The presidency recently ordered a 14-day lockdown, in some states of the federation, in a bid to contain the spread of coronavirus. It was to this news that the Nobel Laureate, Prof Wole Soyinka, made a comment to the end that the lockdown wasn’t necessary, and one of the reasons he gave was that the nation was not in a war emergency. He also challenged the legality of the lockdown.

It was in response to this that the presidency, via the Senior Special Assistant to the President on Media and Publicity (Mallam Garba Shehu), made quite a long statement. The statement reads:

“Yesterday, the esteemed Nobel Laureate, Prof. Wole Soyinka made comments on the legal status and description of 14-day lockdown announced by President Muhammadu Buhari.
Professor Soyinka is not a medical professor. His qualifications are in English literature, and his prizes are for writing books and plays for theatres.
He is of course entitled to his opinions – but that is exactly all they are: semantics, not science. They cannot – and should not – therefore be judged as professional expertise in this matter in any shape or form.
Across the world – from parts of the United States and China, to countries including the United Kingdom and France, government–mandated lockdowns are in place to slow and defeat the spread of coronavirus.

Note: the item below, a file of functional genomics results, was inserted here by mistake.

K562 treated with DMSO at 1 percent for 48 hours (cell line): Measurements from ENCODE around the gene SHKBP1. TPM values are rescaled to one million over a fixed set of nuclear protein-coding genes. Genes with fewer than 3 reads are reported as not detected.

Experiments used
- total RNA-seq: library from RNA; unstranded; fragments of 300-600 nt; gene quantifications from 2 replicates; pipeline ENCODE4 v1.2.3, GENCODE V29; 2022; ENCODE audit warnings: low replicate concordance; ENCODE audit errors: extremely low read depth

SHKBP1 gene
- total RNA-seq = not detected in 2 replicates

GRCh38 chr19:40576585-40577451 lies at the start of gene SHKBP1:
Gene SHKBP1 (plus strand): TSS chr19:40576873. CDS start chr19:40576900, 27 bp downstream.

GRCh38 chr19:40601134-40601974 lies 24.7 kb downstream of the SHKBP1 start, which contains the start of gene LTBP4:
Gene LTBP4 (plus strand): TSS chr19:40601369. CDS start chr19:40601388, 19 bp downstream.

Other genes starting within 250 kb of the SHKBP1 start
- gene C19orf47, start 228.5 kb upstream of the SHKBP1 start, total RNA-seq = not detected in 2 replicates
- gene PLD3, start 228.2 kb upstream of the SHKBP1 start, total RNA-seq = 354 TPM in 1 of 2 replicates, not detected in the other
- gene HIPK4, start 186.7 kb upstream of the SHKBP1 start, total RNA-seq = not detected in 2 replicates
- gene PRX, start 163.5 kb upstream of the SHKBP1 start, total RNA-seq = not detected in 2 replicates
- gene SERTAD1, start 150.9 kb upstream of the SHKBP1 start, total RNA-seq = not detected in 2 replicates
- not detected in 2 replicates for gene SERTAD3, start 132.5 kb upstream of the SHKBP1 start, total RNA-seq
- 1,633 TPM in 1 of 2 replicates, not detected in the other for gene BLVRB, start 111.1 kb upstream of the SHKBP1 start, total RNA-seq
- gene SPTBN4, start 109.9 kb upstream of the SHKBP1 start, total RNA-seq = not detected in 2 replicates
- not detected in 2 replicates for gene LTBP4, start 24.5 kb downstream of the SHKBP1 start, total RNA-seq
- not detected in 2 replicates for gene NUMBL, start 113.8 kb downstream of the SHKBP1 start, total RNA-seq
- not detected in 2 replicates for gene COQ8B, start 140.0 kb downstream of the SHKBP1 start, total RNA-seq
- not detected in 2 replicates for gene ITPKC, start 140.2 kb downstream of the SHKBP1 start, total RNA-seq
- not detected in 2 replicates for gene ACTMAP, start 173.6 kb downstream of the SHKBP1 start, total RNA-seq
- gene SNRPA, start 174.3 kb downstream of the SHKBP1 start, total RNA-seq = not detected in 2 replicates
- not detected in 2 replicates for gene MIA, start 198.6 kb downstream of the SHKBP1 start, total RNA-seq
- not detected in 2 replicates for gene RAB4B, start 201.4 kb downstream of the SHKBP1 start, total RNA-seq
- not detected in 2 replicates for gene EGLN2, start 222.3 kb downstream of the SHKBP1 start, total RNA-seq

All have been declared, and all have been made necessary, based on medical and scientific evidence. The guidance of the Nigerian Government’s medical specialists is to advise the same.
Professor Soyinka has also declared, doubtless based on his specialism as a playwright, that: ‘We are not in a war emergency.’
Eminent scientists say otherwise:
“Dr Richard Hatchett, Head of the International Coalition for Epidemic Preparedness Innovations (and former Director of the US Biomedical Advanced Research and Development Authority) has said, ‘War is an appropriate analogy’.
“Professor Anthony Fauci, Director of the United States National Institute of Allergy and Infectious Diseases and member of the White House Coronavirus Task Force has said of the battle against the pandemic: ‘It’s almost like the fog of war’.
As for the legality of the lockdown, the Government of Nigeria’s primary duty in law and action is the defence of the people of Nigeria. We face a global pandemic. Nigeria is now affected.
The scientific and medical guidance the world over is clear: the way to defeat the virus is to halt its spread through limitation of movement of people.
Perhaps Wole Soyinka may write a play on the coronavirus pandemic, after this emergency is over. In the meantime, we ask the people of Nigeria to trust the words of our doctors and scientists – and not fiction writers – at this time of national crisis.”

Quite a long response i would say; if the presidency gives these kind of responses to national issues, we may not be where we are now.


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